Summit spouses get a taste of Korea
On the second day of the 2012 Nuclear Security Summit, spouses of the global leaders attending the summit experienced a series of Korean cultural performances that included Hallyu, or Korean Wave.
Several distinctive Korean meals and traditional costumes brimming with vivid colors delighted the global guests, the preparatory secretariat for the summit said.
Kim Yoon-ok, the first lady of Korea, yesterday hosted a series of Korean cultural performances including a Korean dish luncheon and K-pop performances at the Blue House.
The attendees hailed from Gabon, Nigeria, South Africa, Malaysia, Vietnam, Switzerland, Singapore, India, Indonesia, Italy, Chile, the Philippines, the United Nations and the European Union, according to the preparatory secretariat. The Turkish and Chinese first ladies were also invited but did not show up for unknown reasons.
At the luncheon, Kim served a series of Korean traditional meals such as kimchi jeon (kimchi pancake), japchae (glass noodles mixed with vegetables), hangwa (traditional Korean dessert), Korean traditional tea and shinseonro (traditional hot pot) with a “Spring of Korea” theme. The organizers said they brought fresh organic ingredients from all over the country in order to serve the highest quality Korean foods.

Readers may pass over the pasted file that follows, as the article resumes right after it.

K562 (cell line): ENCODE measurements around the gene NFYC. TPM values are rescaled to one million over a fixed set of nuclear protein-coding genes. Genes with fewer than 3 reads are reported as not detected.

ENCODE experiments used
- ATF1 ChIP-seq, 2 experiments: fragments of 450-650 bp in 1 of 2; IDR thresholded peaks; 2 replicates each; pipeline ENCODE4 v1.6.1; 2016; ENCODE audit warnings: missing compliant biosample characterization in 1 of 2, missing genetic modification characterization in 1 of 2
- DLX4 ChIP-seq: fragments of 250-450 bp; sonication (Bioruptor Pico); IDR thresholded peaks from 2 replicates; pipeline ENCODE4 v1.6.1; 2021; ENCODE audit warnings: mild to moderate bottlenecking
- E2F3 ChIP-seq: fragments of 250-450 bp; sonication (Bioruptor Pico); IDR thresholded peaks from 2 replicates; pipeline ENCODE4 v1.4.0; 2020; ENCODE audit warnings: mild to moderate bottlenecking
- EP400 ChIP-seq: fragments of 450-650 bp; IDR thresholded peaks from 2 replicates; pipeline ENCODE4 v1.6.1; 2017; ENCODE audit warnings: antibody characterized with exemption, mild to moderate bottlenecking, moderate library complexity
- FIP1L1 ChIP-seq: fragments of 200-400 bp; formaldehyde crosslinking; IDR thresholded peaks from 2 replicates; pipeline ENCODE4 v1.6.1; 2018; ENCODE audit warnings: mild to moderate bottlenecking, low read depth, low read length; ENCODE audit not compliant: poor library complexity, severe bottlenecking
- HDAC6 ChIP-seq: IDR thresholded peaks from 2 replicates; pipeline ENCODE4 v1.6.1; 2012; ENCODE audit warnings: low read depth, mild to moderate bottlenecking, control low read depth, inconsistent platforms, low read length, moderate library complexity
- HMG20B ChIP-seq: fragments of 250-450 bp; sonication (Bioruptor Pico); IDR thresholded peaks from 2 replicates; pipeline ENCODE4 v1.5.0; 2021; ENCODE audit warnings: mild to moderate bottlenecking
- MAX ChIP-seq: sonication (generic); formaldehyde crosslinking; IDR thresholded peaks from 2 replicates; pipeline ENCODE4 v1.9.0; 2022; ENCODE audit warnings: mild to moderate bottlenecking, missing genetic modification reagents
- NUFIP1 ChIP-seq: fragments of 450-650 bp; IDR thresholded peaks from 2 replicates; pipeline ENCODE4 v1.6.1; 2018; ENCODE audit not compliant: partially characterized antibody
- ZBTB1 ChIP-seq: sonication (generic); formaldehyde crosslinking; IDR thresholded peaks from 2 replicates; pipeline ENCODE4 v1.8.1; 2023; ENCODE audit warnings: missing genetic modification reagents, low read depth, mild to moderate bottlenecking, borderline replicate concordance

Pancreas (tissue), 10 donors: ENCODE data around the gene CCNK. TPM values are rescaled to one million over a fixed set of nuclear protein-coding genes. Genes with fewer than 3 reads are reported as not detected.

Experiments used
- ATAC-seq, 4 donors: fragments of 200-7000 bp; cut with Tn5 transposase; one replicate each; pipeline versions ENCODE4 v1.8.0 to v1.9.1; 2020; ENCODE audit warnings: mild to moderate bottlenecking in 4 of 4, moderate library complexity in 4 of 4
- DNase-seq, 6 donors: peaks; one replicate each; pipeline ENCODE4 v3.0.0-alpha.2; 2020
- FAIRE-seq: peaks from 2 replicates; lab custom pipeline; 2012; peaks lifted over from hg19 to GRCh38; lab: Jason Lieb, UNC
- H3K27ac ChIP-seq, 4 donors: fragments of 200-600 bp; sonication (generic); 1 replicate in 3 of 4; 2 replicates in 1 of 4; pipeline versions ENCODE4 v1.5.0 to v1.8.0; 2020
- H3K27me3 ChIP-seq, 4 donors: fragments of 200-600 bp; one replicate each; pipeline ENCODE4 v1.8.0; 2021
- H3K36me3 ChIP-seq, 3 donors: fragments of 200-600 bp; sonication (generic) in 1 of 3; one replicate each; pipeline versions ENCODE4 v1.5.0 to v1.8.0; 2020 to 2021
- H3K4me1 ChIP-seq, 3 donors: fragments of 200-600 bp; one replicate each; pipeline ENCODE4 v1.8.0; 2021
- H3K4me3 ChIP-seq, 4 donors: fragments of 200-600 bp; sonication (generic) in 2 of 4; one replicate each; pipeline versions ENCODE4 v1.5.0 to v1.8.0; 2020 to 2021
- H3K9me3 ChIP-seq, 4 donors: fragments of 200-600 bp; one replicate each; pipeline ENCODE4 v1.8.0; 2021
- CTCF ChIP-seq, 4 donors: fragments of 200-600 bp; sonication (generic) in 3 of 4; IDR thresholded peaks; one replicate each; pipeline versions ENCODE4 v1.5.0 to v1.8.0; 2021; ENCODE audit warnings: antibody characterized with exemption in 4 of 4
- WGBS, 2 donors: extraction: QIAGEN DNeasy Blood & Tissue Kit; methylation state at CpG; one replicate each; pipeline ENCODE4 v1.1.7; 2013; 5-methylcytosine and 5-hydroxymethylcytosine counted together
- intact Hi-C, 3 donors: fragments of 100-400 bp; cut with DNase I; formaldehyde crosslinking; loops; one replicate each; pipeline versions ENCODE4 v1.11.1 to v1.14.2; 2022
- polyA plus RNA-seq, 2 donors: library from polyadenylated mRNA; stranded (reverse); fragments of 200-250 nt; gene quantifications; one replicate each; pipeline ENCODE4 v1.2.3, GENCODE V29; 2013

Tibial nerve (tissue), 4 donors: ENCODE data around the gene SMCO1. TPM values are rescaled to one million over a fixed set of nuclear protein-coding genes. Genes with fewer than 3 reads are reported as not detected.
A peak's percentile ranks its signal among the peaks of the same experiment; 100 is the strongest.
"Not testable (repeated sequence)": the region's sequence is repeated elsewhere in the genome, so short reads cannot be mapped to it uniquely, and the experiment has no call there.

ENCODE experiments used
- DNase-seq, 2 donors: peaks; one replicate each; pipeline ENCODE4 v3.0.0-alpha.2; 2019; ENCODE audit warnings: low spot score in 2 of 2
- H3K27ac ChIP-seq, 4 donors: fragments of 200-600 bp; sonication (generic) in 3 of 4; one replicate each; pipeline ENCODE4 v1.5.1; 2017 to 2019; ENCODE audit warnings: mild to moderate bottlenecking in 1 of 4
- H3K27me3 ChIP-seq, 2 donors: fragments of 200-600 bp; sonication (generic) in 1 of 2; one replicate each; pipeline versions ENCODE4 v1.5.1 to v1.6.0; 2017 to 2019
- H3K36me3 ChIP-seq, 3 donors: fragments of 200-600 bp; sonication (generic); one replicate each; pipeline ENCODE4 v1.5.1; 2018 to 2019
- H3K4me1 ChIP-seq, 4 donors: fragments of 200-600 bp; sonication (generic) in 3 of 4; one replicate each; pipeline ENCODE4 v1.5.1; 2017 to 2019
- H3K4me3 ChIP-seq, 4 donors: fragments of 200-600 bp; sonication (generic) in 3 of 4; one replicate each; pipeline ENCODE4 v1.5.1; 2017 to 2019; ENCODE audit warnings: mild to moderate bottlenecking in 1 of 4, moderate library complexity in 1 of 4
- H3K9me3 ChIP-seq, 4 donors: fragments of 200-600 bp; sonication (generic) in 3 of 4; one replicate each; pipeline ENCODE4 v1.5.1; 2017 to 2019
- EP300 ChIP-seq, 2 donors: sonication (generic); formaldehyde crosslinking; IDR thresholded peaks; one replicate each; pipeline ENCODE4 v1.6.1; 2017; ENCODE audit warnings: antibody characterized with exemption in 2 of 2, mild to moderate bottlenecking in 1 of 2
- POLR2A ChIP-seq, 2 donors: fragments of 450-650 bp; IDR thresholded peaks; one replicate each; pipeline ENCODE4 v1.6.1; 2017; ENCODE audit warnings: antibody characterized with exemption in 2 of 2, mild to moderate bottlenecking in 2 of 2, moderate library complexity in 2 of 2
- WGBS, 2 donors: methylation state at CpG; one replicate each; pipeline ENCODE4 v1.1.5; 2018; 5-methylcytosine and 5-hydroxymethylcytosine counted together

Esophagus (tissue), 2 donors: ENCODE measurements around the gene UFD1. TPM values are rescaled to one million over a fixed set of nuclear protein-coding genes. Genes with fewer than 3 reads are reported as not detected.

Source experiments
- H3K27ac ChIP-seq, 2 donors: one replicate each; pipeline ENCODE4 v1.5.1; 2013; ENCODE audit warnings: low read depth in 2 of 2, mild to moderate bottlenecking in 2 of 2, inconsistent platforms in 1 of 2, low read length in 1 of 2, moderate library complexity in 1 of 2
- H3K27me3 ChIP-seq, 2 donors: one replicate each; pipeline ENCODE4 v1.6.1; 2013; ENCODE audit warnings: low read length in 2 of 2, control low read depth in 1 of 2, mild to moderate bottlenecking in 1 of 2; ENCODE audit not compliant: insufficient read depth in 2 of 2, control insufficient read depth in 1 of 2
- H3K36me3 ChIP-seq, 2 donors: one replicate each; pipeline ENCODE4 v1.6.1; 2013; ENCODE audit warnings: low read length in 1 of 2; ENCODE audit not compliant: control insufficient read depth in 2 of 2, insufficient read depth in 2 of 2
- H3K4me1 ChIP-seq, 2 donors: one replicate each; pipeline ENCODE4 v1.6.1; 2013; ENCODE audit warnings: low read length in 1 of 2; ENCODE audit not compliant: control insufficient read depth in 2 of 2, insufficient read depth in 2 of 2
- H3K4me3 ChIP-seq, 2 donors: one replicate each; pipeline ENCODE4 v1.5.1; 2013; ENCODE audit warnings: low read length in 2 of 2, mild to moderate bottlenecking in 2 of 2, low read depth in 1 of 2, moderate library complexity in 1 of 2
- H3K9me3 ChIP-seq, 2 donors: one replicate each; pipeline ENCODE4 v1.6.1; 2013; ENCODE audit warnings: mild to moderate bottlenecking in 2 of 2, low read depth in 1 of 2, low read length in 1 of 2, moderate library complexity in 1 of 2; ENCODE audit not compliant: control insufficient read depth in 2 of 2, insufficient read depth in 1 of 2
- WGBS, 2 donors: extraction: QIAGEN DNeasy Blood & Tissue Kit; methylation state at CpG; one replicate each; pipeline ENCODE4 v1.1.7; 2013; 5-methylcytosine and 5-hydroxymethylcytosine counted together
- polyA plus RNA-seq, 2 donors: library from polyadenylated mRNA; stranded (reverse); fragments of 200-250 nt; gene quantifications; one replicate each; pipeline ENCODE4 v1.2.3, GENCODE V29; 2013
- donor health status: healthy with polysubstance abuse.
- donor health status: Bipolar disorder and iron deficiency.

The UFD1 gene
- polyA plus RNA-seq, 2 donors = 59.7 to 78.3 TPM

After the luncheon, cultural performances followed. The group watched the “Queen’s Morning”, a hanbok (traditional Korean wear) performance, which showed a Korean queen in a traditional ceremony. Famous Korean ballerina Kim Joo-won performed it and incorporated a variety of hanbok costumes.
Followed by the hanbok performance, the guest also sampled another piece of Hallyu with popular K-pop boy band JYJ. The group sang “In Heaven” and “Be My Girl,” and young ballad singer Sung Si-kyung sang “Kissing a Fool” at the guest house of the Blue House.
On Monday, the spouses also visited the National Museum of Korea in Yongsan District in central Seoul, to view several cultural artifacts from the Joseon Dynasty period and also participate in a concert performed by young Korean classic musicians such as 18-year-old pianist Cho Seong-jin, who took third place in last year’s Tchaikovsky International Piano Concert and 25-year-old violinist Kim Soo-yeon, who won the Hanover International Violin Concert in 2006.
As a souvenir, the attending leaders received a Samsung Galaxy Tab with their names engraved on the back.
By Cho Hyun-suk, Kwon Sang-soo [firstname.lastname@example.org]